Now In The Archives: Bob Hicok’s “Trying To Stay In Shape”

Happy 2010! Here at Fourteen Hills, we’re continuing to update our online archives. As part of that process, I just read a poem that took me back to my childhood. It takes a very special and honest poem like Bob Hicok’s “Trying to Stay in Shape” to unify my experience with his storytelling.

Here’s my favorite section:

…When I was a kid
I lied and said chlorine hurt my penis
so they’d leave me to land, where I understood
breath. I hadn’t thought of that in years,
I’m cringing, hoping I’ve become
a better swimmer, better liar…

This poem has such a wonderful voice. Every line breaks and sifts down. I'm most taken with his  ability to combine a surreal and witty narrative inside such concrete diction. Hicok talks of values without sounding preachy. And his confession sounds like he is simply being himself.  Every time I read it, I  feel as though he's talking to me.

If you want to see how Bob Hicok succeeds in the rest of the piece then check out the full poem which appeared in the Fall of ’07 in Issue 14.1. While you’re at it, look for more established and emerging writers in upcoming issues of our literary magazine!

R.R. Reese, Fourteen Hills staff


  1. Human beings have a propensity to want to be in the hypnotic state. It is a state between being fully awake and asleep; it is a state between full symbolic consciousness (using language) and the non-verbal unconscious. It is also a highly pleasurable state. Our brains seem to dig it! It is a time when we are most creative. We now know that natural brain chemicals are released during this state so that the state itself will produce these sought after feelings. Furthermore, this state of total focused attention can be initiated by a variety of techniques only one of which is by taking a psychoactive drug like alcohol. Another way is through Yoga. Other ways are through fasting or through dance or eroticism. Another way is through meditation. The Dalai Lama in The Universe In A Single Atom (2005) describes this focused attention when describing meditation:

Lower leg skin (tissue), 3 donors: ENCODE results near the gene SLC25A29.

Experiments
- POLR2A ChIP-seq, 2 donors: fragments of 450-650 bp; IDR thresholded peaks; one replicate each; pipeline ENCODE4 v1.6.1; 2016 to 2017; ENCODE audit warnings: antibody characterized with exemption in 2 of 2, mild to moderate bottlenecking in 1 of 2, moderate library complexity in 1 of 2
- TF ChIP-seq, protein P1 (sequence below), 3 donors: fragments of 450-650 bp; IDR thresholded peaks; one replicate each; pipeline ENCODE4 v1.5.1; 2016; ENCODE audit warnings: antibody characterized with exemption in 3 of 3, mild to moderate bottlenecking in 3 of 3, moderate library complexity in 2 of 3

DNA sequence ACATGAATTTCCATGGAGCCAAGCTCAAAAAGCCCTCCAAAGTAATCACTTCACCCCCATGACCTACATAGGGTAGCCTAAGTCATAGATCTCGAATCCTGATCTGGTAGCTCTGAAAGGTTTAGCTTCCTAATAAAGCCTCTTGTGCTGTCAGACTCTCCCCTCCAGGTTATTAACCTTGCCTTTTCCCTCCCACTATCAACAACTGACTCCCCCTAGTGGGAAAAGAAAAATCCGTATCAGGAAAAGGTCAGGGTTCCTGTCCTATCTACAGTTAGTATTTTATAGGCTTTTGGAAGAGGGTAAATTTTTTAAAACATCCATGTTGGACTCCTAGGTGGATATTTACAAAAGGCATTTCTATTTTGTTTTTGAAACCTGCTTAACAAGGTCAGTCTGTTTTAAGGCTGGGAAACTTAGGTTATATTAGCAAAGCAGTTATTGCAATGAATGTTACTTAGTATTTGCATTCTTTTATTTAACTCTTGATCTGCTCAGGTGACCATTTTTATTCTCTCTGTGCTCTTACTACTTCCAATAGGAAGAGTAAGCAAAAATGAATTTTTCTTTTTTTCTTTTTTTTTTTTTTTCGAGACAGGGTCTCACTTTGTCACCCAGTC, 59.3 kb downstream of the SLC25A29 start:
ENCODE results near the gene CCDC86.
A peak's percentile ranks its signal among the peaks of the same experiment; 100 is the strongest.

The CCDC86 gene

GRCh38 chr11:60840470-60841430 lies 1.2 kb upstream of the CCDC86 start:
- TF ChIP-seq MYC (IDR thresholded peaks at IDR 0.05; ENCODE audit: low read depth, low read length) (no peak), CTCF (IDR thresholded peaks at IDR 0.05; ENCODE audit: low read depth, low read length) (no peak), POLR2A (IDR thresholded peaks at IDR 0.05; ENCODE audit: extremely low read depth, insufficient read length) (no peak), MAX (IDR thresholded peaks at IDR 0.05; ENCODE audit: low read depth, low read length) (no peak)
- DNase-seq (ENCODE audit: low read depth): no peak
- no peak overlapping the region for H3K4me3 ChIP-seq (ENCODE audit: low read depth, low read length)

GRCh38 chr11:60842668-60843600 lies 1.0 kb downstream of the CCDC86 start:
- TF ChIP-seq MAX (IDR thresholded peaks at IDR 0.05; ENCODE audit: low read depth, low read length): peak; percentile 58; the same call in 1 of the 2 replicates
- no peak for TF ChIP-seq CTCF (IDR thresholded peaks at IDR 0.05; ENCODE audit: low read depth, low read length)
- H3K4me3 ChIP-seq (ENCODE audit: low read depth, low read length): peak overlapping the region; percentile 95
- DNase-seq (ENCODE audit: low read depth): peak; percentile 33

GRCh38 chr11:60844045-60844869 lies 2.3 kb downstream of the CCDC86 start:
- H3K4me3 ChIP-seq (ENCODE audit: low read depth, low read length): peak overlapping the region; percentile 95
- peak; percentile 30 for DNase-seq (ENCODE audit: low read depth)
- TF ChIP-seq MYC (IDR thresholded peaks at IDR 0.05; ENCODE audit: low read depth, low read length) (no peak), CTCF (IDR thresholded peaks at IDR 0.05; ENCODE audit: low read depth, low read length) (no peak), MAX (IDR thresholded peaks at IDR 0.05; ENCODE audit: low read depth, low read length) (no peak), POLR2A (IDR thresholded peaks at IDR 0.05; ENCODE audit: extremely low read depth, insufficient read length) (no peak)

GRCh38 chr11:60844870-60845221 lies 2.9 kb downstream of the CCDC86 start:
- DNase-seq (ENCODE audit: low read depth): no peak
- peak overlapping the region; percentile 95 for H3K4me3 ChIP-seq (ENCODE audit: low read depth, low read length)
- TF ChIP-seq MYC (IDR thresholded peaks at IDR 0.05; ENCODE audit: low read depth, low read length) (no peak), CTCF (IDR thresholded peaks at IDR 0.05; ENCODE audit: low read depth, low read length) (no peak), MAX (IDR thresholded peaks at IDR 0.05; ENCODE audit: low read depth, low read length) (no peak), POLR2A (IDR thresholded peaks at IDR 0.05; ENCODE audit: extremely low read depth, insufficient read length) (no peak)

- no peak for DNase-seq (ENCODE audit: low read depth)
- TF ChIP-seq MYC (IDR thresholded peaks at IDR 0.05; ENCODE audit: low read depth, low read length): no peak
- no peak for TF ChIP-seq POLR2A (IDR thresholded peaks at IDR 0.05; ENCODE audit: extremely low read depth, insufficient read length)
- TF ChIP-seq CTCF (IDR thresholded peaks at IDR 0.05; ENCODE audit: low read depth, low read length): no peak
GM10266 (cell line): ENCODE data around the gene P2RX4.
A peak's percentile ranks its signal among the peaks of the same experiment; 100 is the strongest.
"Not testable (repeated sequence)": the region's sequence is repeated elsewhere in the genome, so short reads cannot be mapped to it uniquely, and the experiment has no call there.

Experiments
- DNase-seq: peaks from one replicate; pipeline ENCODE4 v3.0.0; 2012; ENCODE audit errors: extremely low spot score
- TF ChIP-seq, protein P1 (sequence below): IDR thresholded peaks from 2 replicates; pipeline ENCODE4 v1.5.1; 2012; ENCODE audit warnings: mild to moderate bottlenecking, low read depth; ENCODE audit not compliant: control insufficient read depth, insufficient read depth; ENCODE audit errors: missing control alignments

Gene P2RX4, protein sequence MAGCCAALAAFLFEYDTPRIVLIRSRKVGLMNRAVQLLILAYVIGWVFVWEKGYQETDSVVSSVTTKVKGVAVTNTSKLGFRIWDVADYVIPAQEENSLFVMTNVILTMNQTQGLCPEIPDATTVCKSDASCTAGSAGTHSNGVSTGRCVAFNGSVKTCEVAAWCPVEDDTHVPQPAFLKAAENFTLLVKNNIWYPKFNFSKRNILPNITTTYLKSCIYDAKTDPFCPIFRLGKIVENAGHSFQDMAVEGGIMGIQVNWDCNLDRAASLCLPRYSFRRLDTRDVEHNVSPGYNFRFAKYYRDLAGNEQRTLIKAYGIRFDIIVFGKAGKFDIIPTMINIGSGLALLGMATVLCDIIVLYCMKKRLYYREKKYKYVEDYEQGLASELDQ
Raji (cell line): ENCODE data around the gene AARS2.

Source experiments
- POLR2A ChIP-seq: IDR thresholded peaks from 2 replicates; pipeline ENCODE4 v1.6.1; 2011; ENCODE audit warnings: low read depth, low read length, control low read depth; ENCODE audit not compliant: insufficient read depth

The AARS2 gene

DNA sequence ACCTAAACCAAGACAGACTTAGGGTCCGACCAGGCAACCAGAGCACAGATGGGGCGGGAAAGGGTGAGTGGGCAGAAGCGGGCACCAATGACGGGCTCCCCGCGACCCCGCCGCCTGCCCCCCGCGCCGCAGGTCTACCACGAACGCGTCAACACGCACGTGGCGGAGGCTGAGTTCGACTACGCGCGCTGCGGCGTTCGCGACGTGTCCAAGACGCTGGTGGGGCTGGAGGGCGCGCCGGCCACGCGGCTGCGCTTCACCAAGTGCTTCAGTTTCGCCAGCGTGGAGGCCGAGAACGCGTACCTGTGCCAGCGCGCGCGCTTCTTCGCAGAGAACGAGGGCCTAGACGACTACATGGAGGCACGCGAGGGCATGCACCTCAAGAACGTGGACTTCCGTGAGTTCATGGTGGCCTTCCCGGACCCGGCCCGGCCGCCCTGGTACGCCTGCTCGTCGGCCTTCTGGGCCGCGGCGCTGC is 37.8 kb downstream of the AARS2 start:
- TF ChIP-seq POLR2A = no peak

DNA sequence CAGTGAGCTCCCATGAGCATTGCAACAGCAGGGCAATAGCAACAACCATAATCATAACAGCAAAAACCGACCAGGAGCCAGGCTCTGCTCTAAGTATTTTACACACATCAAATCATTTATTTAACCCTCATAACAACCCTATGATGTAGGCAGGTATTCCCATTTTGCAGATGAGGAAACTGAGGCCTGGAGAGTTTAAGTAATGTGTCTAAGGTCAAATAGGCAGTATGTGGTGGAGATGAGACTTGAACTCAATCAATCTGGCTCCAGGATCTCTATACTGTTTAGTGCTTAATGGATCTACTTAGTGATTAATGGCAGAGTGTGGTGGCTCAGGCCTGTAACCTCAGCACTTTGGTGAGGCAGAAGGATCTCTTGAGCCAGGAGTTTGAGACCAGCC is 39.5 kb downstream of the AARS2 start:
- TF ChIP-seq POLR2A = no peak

In our normal state, our mind remains unfocused for most of the time and our thoughts move from one object to another in a random and dissipated manner. By cultivating mindfulness, we learn first to become aware of this process of dissipation, so that we can gently fine-tune the mind to follow a more direct path toward the object on which we wish to focus… One of the most crucial elements in the training of mindfulness is the development and application of attention… Another practice for the development of attention is single pointed concentration… to hold that attention for as long as possible… there are claims in Buddhist meditation text that skilled practitioners can master this technique to such a point that he or she can hold his or her attention unwaveringly for four hours at a time. (Pp.151-153)

  2. I love the enjambment in this poem, such as "where I understood / breath." At first the line breaks seem random, but Hicok paid a lot of attention to where his lines cut off. This is not a careless poem from a careless poet: it's a well-crafted contemplating poem from a great contemporary poet.